Thursday, March 17, 2016

St. Patrick's Day Poem: Quarantine by Eavan Boland


In honor of St. Patrick's Day, here's one of the great contemporary Irish poems by the poet Eavan Boland, a poet who has inspired so much of my own writing.
Quarantine
In the worst hour of the worst season
    of the worst year of a whole people
a man set out from the workhouse with his wife.
He was walking – they were both walking – north.

She was sick with famine fever and could not keep up.
     He lifted her and put her on his back.
He walked like that west and west and north.
Until at nightfall under freezing stars they arrived.

In the morning they were both found dead.
    Of cold. Of hunger. Of the toxins of a whole history.
But her feet were held against his breastbone.
The last heat of his flesh was his last gift to her.

Let no love poem ever come to this threshold.
     There is no place here for the inexact
praise of the easy graces and sensuality of the body.
There is only time for this merciless inventory:

Their death together in the winter of 1847.
      Also what they suffered. How they lived.
And what there is between a man and woman.
And in which darkness it can best be proved.

Monday, March 14, 2016

ECHOES OF TATTERED TONGUES: MEMORY UNFOLDED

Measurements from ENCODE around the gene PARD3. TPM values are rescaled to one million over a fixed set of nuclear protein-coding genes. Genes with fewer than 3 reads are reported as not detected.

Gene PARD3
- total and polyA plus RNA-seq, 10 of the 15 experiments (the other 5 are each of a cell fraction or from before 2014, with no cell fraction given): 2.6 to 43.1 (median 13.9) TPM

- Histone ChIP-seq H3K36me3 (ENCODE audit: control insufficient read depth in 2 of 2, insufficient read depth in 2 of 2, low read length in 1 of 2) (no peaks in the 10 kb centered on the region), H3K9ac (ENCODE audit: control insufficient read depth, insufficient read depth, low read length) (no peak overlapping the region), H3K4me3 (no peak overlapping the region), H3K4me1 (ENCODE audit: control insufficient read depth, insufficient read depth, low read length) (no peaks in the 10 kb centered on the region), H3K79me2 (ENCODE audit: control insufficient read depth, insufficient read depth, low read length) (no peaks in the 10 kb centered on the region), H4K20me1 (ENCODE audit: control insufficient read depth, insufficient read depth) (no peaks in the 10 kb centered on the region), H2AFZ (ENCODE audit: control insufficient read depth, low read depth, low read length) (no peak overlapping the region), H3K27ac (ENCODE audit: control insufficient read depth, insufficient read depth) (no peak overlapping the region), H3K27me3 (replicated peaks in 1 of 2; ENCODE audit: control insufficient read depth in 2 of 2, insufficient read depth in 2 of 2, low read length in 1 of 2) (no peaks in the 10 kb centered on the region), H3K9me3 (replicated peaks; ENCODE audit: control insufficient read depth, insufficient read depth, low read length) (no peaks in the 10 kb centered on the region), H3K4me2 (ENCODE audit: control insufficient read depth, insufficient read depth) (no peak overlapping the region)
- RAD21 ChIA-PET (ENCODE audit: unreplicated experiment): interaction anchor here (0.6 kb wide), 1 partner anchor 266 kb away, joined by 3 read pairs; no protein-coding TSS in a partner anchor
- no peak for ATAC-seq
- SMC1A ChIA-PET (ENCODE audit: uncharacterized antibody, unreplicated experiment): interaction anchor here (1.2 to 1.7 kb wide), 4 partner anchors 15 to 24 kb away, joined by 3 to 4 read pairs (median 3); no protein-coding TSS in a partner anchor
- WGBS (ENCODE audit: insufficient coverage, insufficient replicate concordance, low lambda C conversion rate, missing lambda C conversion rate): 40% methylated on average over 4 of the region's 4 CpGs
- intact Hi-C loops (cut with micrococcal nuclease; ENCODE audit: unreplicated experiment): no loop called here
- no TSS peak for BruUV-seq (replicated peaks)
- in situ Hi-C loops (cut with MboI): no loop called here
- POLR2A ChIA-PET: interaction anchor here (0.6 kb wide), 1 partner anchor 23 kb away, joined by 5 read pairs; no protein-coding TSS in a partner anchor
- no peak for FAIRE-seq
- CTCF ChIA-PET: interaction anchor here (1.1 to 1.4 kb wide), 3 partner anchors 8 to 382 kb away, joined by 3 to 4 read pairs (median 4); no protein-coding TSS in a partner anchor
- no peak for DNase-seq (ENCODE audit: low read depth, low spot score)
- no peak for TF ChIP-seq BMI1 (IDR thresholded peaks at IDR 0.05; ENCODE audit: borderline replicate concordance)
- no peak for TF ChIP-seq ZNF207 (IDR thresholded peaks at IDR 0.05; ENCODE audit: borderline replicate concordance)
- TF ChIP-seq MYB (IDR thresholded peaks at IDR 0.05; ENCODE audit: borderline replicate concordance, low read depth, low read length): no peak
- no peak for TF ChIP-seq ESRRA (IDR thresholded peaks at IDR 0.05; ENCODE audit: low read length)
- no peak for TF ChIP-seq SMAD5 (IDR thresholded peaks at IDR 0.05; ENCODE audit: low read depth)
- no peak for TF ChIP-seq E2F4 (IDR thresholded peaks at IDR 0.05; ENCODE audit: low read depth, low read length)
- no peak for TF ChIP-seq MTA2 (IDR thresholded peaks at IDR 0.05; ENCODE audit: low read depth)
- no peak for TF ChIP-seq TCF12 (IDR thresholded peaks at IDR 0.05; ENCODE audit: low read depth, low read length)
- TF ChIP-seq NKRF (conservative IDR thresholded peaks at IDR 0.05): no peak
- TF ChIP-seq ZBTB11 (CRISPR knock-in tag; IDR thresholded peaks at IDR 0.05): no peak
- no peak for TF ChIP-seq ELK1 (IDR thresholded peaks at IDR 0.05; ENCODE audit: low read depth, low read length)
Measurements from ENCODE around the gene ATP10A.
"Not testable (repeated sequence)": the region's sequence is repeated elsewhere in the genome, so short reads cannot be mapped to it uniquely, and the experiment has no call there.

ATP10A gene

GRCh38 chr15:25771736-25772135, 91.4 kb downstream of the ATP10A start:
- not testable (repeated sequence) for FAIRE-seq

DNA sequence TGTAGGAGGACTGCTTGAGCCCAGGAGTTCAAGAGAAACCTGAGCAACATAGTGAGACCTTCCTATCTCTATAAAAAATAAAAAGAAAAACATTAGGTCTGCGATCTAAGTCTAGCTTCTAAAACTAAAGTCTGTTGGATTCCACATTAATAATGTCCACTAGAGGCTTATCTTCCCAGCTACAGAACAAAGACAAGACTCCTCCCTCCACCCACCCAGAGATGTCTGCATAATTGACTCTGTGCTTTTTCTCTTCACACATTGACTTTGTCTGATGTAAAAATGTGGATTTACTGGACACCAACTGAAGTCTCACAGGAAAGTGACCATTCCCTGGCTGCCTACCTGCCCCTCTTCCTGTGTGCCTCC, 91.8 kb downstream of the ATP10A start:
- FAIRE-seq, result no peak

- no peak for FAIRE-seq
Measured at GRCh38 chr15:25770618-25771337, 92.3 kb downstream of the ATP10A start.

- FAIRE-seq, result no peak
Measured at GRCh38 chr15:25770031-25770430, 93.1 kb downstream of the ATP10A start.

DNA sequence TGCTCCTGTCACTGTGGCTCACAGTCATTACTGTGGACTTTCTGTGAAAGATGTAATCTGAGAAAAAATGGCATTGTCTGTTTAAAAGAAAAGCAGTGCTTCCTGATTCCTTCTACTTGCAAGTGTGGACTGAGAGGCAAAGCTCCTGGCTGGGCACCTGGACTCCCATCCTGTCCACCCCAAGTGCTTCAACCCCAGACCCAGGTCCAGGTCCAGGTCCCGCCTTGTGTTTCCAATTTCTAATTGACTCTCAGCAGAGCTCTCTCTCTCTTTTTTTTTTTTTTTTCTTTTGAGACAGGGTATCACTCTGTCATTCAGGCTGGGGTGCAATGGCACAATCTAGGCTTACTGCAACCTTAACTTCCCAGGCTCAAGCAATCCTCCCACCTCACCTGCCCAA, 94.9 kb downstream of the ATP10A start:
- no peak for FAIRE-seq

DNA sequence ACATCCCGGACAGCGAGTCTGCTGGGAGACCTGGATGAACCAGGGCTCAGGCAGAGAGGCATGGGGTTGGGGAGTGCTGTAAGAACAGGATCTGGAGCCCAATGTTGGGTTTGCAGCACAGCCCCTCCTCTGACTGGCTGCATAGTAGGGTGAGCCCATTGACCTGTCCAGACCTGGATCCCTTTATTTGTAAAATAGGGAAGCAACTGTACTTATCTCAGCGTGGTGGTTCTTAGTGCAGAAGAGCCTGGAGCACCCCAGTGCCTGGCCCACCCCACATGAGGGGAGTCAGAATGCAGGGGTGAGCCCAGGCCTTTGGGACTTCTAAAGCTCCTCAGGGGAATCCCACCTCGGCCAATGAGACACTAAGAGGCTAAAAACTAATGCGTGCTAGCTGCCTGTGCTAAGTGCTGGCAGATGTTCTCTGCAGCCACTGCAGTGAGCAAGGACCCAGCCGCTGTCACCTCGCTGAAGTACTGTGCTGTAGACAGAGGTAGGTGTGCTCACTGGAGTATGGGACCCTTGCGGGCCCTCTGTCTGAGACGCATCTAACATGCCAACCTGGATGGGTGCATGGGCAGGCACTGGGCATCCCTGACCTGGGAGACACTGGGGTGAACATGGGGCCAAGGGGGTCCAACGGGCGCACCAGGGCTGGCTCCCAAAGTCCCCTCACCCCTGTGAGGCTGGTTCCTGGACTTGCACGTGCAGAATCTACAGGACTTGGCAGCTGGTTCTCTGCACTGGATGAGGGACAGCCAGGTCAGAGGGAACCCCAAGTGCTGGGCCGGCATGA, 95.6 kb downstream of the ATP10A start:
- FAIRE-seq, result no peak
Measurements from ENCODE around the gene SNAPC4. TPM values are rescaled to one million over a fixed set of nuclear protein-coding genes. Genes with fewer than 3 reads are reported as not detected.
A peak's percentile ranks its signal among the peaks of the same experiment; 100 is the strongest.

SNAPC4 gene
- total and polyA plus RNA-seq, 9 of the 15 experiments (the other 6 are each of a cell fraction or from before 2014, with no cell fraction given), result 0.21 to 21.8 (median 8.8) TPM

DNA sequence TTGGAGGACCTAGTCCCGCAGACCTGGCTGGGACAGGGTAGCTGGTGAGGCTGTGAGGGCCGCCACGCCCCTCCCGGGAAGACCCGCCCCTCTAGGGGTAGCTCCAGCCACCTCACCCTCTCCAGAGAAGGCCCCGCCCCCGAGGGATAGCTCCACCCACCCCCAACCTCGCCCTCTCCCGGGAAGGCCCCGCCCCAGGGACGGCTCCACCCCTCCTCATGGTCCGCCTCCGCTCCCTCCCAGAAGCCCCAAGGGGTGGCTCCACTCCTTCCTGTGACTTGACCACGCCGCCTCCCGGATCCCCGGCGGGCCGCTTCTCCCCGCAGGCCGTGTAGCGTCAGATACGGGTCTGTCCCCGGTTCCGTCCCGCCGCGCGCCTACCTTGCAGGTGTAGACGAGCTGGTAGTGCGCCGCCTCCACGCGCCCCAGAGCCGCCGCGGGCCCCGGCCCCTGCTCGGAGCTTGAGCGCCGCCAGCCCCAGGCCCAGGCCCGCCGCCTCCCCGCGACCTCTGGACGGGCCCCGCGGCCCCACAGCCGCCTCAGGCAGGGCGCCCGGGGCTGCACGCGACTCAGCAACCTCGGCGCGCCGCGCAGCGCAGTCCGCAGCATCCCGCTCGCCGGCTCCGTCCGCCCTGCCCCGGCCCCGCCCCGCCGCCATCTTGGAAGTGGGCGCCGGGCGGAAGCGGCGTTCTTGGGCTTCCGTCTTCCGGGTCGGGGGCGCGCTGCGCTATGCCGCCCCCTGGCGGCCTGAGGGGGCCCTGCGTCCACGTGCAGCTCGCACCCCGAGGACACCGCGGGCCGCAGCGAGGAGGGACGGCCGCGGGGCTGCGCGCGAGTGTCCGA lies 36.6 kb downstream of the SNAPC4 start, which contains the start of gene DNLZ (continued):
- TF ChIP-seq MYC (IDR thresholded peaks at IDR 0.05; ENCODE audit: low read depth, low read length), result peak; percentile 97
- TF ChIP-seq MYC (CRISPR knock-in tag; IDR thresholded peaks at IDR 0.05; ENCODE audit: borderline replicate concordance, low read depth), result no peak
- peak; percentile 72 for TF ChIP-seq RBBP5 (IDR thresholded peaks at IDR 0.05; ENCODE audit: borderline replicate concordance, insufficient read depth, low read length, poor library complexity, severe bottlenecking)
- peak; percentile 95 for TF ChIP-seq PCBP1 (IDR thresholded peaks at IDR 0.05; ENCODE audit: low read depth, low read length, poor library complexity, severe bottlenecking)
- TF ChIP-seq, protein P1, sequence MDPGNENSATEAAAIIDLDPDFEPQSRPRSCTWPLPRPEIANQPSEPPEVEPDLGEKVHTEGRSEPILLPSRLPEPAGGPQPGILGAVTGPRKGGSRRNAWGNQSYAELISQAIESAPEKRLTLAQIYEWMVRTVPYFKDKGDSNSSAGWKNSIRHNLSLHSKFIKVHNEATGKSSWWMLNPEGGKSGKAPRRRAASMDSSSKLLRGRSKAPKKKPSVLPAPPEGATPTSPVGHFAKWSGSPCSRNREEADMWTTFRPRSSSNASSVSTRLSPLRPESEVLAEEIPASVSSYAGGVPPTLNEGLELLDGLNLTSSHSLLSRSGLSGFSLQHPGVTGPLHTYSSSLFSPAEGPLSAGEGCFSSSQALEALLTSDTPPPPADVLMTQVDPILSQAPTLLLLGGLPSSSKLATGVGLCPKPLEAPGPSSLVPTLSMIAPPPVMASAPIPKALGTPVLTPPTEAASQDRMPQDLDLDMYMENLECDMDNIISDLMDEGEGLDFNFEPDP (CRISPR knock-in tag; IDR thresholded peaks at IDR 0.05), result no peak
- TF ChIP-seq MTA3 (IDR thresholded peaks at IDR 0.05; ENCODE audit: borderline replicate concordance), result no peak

My new memoir in prose and poetry about my family and its experiences during and after World War II is now available.

Here are some early reviews and responses: 


“A searing memoir.” Shelf Awareness

"Devastating, one-of-a-kind collection.” Foreword Reviews


“Powerful...Deserves attention and high regard.” Kevin Stein, Poet Laureate of Illinois

“Deeply moving. A powerful, lasting, and sometimes shocking book. Superb.” Kelly Cherry, Poet Laureate of Virginia

“Unforgettable. An historical and literary revelation.” Cosmopolitan Review

“Exceptional…even astonished me…reveals an enormous ability for grasping reality.” Nobel Laureate Czesław Miłosz on Guzlowski’s earlier work.


The book is availble from Amazon and other bookstores.  






Tuesday, March 8, 2016

International Woman's Day



My mother was taken to Germany as a slave laborer in 1942 after seeing the women and girls in her family raped and killed by the Germans.